Of all the things that one might have expected me to be contemplating on Easter Sunday, somehow I doubt that atheism would be among them.
Not that I'm thinking of becoming an atheist, mind you. Regardless of whether the Gods exist, my mind doesn't seem to have the wiring for atheism. As I am now, the closest thing I could probably get to total non-belief is a sort of curious agnosticism. And despite normally being a logic-oriented person, I do not consider this to be a problem in any respect. My belief-and-skepticism system works for me; it inspires me to be a better person. It reminds me that it's possible to be a thoroughly flawed human being and still manage to do a bit of good in the world. It reminds me that prayer is all very well, but you've got to help people in practical ways as well. (I can say this no better than it's already said in my favourite passage from the first letter of John: "Little children, let us love, not in word and speech, but in truth and action.") It even keeps me from taking myself too seriously.
The thing is, I've been noticing, and hearing about, a lot more highly vocal atheists lately. And usually they've been the obnoxious ones. The ones who, being so angry at the idea that anybody else dares to think something that they don't think, might fit in well with certain groups of rigid fundamentalist Christians if it weren't for the fact that atheists believe that the whole God thing is bullshit. The ones who believe that there has never been anything good whatsoever that came from religion of any type. The ones who believe that all the world's evils come from religion in general and Christianity in particular, and that we'd live in a perfect world if no human being had ever come up with the concept of one or more Gods. The ones who look down their noses at people of any religious persuasion, calling us stupid and superstitious. The ones who speak of us all as if we were somehow simultaneously childlike in our naïveté and hyper-dangerous psychopaths who are just a few social conventions away from reinstating the Spanish Inquisition and shamelessly persecuting and brutally murdering anyone who doesn't agree with us.
Believe it or not, atheism itself doesn't actually bother me. We've all got to make up our own minds about what we will and will not believe, and I understand that there are people whose lives, and whose treatment of other people, become better once they discard any concept of religion. We all need to have our own freedom of conscience. And to a certain extent, I must concede that they have a point or two, even though I doubt I'll ever entirely subscribe to their point of view. But the common assertion that religion, and especially Christianity, is the root of all evil bothers me on a level that I can't quite articulate.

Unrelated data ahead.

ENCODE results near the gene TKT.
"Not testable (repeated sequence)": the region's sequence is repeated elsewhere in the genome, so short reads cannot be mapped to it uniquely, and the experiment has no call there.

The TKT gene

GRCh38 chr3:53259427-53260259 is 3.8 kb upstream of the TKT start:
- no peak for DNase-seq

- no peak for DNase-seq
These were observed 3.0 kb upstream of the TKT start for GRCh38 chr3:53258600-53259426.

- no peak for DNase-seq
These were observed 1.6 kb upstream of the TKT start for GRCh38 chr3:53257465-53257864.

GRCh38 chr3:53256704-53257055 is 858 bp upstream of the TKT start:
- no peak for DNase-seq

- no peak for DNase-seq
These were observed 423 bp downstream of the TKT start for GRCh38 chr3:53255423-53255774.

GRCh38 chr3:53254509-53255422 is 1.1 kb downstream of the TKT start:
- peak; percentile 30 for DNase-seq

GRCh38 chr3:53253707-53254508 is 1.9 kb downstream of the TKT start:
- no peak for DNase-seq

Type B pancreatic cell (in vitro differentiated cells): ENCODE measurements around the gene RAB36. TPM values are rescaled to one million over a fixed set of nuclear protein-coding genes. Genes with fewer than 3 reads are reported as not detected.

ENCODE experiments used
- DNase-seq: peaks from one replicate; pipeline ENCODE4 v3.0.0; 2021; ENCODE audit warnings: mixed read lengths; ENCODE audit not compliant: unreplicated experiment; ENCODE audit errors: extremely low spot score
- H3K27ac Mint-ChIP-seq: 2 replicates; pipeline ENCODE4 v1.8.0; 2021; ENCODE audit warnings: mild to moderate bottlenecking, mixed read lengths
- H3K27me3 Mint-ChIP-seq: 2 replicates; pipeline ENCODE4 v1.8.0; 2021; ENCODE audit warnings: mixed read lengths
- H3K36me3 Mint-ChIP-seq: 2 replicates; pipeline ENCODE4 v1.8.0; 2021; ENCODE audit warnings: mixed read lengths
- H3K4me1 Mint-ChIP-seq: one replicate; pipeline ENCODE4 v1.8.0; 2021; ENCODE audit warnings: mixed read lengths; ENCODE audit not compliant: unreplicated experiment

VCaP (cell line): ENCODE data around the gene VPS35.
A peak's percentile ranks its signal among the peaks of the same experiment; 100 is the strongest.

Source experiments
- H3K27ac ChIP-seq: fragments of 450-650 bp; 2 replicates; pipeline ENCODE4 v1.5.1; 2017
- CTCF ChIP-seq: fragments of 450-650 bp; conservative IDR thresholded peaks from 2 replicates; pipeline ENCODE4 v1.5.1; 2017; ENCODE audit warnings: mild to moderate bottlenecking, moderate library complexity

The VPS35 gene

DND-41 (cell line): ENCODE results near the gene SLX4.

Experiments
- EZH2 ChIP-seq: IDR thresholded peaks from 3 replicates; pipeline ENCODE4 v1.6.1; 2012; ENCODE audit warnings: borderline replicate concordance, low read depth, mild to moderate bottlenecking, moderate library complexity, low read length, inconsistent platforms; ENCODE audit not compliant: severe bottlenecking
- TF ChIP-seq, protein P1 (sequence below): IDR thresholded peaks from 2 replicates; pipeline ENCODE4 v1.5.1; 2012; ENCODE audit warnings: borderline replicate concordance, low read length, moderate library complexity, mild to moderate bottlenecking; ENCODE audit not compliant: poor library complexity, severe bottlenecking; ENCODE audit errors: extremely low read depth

The thing is, I deeply suspect that even if religion hadn't ever existed, most of the evil things that religion has been used as the excuse for would still have happened. Religious or not, that seems to be an aspect of certain people's human nature; given great power, and the desire for something that's already possessed by someone else, some people will only need the right excuse to become genocidal. If it wasn't religion, it might be some other custom. It might be language or skin colour or some theme in the other group's art or music that the aggressors consider to be unwholesome. It might be patriotism or some form of insult, imagined or otherwise. I can't think of a single religious war, even the Crusades, that couldn't also have been fought for other reasons. Religion made a damn convincing excuse, but as long as there was something else to be gained—valuable territory, access to certain commodities, greater political power, and similar—then religion was nonetheless still little but an excuse. In its absence, another one would surely have been used.
I will never accept the idea that religion is itself evil; I will certainly never again accept the idea that Christianity is inherently evil. It's been used as an excuse for evil things, and there are people who use it as a weapon even today. That, I believe, is evil. But not religion itself.
If there's evil in the equation at all, it's in the people who use their beliefs to harm other people.